Monday, August 06, 2007

Star Finally Takes A Look At Atkins Custody Battle And Implications For Gay Rights

More than a month after the Star ran a feature story about Jeanne Atkins taking time out during the work day to lead her employees at Atkins Elegant Desserts in Fishers in daily prayers, the Star has finally run a story about Atkins custody battle with her gay son's lifetime partner after he became disabled after falling seriously ill from a stroke in 2005. Although her son, Patrick, had spent 25 years living as a lifetime partner with Brent Conrad, the Atkins family never approved of the relationship and denied Conrad visitation rights after Atkins fell ill. A Hamilton Co. court awarded guardianship to Atkins' parents despite the 25-year relationship between Atkins and Conrad in large part because the two had not executed a durable power of attorney in favor of Conrad. An Indiana Court of Appeals decision upheld the trial court's awarding of the guardianship to Atkins' parents; however, it found the court abused its discretion in allowing the Atkins to deny visitation rights to Conrad because the guardian ad litem had found Conrad's visitation helpful to Atkins.

The GLBT community was angered by the Atkins' family actions upon learning of the court's decision. Jeanne Atkins is quoted in the court's opinion as stating that homosexuality is a "grievous sin" and that anyone who accepts homosexual relationships is a "sinner" and "evil." Another statement by Jeanne indicating she would rather her son Patrick not recover than return to a relationship with Conrad was particularly disturbing to many. Interestingly, the Star's story adds a comment stating that Jeanne Atkins denies ever making that statement, although she concedes she would probably never let Conrad visit her son unless she is required by law to do so. The Star fails to mentions its earlier story about Jeanne Atkins' practice of leading the employees of Atkins Elegant Desserts in daily prayers.

As for the decision's implication for gay rights, the Star quotes Rev. Jeff Miner as saying "nothing short of marriage rights can provide the legal shield necessary to defend against a partner's relatives." Of course, he's wrong. As the story notes, if Patrick had simply executed a durable power of attorney appointing Conrad as his health care representative, Conrad would have become Patrick's legal guardian by operation of law. Even some of the most outspoken critics of gay marriage, however, have conceded laws should protect gay couples in such instances with such simple rights as visitation rights. Indiana has no such law. It does, however, have a Defense of Marriage Law barring same-sex couples from legally marrying. And if folks like the Indiana Family Institute's Curt Smith have their way, Indiana will also have a constitutional amendment barring recognition of same-sex marriages and any other similar rights for unmarried couples.

"The problem isn't the couple couldn't get married," said Curt Smith, president of the conservative Indiana Family Institute. "The energy from the intervention comes from the parents' disapproval. . . . They think it's wrong, and that's not something the law can address." On that point, Smith is just dead wrong. Laws can be enacted to recognize rights between same-sex couples short of recognizing their relationship as a marriage. That may not be possible, however, if Indiana enacts the expansive reach of the proposed constitutional amendment Smith and his religious right colleagues are pushing.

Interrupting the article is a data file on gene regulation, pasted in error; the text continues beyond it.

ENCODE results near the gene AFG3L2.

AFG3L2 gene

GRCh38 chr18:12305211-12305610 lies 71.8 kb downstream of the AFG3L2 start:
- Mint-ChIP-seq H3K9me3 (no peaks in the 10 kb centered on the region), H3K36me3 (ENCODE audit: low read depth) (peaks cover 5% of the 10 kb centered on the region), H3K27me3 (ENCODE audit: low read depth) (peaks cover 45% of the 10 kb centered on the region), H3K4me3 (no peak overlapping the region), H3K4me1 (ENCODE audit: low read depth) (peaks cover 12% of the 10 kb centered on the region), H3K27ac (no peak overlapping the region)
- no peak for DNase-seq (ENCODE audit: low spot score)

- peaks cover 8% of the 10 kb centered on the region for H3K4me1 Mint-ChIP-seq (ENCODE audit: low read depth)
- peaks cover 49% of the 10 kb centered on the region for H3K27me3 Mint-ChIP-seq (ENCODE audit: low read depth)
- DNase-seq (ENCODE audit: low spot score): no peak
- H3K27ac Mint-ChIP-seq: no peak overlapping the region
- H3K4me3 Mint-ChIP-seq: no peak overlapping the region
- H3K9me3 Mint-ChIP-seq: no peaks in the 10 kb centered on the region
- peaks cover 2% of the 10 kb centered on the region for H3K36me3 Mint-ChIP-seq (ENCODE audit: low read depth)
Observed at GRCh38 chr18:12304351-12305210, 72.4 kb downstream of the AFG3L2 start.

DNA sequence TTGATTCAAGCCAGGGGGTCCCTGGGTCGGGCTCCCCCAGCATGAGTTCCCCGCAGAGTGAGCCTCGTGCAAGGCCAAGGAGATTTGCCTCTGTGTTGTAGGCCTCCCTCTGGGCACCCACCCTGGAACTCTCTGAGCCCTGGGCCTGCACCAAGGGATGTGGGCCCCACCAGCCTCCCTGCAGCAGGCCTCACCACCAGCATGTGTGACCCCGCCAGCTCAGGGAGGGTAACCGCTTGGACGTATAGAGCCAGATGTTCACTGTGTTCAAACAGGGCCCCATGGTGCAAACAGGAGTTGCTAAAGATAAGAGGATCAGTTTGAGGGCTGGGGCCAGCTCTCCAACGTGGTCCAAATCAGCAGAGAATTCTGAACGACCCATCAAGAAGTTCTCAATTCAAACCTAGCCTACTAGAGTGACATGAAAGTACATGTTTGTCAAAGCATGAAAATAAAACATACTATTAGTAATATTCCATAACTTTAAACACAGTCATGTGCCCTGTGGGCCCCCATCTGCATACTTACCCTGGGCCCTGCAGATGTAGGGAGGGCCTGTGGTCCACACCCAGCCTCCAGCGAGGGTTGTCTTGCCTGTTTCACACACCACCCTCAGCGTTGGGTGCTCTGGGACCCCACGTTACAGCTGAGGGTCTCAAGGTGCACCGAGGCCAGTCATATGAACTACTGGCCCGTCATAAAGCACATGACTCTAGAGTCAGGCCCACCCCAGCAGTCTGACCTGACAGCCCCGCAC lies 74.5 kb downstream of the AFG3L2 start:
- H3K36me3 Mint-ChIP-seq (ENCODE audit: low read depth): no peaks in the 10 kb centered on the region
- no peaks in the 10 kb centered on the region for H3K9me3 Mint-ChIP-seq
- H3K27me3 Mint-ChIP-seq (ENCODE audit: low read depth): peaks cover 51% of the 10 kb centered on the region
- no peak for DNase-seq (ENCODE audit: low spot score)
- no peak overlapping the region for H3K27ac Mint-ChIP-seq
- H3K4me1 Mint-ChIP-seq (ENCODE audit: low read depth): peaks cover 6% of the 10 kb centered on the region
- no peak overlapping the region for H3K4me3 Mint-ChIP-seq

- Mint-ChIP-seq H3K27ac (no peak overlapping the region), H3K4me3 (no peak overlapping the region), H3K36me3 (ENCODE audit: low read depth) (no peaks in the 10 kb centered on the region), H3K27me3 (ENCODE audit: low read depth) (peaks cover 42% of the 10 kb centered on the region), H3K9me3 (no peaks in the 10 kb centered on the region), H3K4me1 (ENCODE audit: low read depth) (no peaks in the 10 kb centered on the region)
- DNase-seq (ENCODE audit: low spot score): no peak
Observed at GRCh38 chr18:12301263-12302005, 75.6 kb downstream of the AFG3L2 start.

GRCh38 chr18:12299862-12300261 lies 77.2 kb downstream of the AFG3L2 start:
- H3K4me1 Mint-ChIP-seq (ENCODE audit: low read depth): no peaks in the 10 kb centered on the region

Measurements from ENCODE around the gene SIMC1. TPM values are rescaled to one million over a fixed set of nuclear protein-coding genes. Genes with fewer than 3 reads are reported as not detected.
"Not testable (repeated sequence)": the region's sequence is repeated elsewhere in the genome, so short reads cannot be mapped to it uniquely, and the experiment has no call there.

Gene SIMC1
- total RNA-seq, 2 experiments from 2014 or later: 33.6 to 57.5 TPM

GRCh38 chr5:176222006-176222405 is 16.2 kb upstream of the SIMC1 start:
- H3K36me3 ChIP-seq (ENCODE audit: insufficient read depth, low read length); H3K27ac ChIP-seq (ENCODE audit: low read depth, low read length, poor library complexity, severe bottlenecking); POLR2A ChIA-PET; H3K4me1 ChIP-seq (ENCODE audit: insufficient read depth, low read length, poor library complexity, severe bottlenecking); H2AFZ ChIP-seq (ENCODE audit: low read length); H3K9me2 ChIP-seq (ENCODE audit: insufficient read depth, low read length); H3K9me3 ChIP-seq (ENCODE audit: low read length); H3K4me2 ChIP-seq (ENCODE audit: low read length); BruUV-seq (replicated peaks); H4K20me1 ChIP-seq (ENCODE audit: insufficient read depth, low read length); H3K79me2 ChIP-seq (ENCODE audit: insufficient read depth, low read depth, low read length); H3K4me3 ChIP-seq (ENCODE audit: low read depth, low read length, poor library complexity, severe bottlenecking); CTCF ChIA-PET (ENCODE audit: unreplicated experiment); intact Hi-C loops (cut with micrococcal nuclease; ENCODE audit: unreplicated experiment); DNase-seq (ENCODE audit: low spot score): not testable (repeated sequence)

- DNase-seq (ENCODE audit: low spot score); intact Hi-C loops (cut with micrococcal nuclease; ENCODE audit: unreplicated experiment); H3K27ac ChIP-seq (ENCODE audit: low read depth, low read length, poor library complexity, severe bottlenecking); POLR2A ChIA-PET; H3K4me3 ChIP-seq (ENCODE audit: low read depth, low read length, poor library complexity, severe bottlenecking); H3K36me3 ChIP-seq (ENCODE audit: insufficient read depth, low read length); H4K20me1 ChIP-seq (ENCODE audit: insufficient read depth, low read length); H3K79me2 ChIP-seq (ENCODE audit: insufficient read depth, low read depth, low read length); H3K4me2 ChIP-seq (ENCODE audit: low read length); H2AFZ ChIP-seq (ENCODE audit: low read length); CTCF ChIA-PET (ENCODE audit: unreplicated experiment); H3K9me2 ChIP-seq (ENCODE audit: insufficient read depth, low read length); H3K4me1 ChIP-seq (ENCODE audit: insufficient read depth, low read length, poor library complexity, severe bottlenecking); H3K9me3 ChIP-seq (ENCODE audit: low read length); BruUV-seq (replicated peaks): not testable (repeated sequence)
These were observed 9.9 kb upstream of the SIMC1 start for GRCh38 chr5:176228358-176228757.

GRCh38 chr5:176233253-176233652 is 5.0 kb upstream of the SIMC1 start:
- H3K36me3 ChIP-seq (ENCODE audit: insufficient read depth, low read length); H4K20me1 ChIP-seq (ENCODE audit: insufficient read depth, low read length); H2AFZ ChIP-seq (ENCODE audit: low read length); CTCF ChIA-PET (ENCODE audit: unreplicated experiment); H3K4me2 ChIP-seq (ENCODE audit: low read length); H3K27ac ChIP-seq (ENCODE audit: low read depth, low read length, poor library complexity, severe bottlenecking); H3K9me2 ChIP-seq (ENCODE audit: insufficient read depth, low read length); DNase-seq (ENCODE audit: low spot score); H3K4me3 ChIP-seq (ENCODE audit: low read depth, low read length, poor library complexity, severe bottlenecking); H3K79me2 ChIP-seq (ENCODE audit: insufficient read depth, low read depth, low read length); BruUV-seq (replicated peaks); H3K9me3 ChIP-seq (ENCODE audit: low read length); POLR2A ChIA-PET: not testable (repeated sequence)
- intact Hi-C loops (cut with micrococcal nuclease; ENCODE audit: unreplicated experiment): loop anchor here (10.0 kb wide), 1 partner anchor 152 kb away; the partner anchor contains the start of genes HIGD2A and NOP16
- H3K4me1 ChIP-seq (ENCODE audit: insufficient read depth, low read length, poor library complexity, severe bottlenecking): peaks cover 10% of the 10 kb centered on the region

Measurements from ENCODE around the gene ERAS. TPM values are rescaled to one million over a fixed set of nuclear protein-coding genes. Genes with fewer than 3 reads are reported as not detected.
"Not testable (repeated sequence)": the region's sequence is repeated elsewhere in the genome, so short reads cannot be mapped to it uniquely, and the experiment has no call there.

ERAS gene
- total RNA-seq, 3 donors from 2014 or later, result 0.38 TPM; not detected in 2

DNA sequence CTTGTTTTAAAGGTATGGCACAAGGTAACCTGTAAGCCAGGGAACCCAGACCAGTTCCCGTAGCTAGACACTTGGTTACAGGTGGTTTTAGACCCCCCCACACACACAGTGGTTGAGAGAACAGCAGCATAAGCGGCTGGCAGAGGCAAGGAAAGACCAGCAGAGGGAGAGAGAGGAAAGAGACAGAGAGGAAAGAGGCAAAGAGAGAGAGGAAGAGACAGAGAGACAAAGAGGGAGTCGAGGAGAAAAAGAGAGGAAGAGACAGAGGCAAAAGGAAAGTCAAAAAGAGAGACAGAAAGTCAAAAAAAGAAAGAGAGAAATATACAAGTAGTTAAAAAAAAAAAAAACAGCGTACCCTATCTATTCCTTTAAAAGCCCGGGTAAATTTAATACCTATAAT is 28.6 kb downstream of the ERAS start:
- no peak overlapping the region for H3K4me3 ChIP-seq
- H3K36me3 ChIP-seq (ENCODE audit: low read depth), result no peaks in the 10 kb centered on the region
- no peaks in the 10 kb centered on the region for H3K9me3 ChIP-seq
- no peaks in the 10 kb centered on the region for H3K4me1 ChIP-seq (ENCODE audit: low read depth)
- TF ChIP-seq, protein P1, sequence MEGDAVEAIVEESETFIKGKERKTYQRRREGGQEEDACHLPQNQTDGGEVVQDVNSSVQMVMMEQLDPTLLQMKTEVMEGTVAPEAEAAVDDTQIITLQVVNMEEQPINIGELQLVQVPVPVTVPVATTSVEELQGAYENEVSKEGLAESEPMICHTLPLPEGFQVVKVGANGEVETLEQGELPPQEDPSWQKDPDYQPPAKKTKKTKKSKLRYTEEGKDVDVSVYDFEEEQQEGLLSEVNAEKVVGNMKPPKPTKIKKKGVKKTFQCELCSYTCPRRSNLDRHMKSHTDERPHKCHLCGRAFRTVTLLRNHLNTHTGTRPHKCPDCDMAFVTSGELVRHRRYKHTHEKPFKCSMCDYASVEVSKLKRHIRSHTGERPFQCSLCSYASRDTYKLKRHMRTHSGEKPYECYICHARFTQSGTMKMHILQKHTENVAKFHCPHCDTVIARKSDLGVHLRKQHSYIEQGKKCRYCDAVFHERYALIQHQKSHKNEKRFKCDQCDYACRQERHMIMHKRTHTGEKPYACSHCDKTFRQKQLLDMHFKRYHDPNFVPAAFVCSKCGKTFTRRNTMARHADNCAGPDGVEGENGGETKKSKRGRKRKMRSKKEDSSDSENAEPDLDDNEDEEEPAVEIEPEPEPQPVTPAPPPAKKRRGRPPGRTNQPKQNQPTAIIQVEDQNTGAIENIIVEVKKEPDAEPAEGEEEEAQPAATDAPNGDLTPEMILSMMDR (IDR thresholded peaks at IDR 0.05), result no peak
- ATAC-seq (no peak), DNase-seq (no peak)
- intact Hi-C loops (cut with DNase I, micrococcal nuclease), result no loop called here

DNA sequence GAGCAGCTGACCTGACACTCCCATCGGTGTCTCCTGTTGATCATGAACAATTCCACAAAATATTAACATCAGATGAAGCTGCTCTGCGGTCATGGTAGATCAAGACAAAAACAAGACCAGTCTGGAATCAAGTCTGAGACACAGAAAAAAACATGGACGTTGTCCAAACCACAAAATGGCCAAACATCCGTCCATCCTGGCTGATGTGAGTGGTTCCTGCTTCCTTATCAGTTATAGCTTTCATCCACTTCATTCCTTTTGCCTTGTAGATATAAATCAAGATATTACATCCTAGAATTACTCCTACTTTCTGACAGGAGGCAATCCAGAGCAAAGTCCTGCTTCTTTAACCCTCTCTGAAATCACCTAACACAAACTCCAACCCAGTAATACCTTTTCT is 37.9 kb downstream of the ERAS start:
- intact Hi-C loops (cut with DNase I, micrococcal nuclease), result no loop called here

5 comments:

Anonymous said...

Gotta love the Star. Four weeks after it was broken on blogs, they pipe up. Disgraceful.

You may hate Smith's proclamation, but under current Indiana law, unfortunately, he's right.

Reason No. 14 that my partner and I got a durable power of attorney a month ago. It cost $450 to get it set up.

Best money I ever spent.

Any gay couple that reads this has the same reaction. It's a noticeable physical and emotional cringe. And a question: how is Mr. Atkins doing these days? His brain may be diminished, and his body may not be the same it was before this stroke, but you can bet his heart is broken.

Oh yeah--was a huge Atkins fan before all this. I considered myself a cheerleader for their excellent products. Never again will that stuff cross my lips. (Damn it)

Hate is not a family value.

Anonymous said...

OMG, they finally brought it up? And you should read the comments posted under it. Even our supporters get nasty quickly. It's always good to read this now and then to remember that there are people who ARE that ignorant out there, just when you were felling safe in your own little bubble.

By the way, Gary, isn't it likely that Atkins' mother would have challenged the POA and may have been successful if she got the right court?

Isn't it also true that MANY 40 somethings have no will, no POA with a partner, even heterosexuals?

Hindsight is 20/20.

Advance Indiana said...

The answer is probably "yes" to both questions, anon 9:24, although I think a court would have been hard-pressed to overturn a properly executed POA absent a showing of fraud or incompetence at the time of execution.

Anonymous said...

Am I missing something? If the mother testified that she would rather see her son not recover than be united with his partner, why on earth did the Hamilton County judge rule in her favor?! Clearly she does not have her son's best interests at heart. Shame on her.

No cheesecake for me.

RebeccaInTexas said...

I am an opponent of same-sex marriage, but I find this behavior by Ms. Atkins disturbing.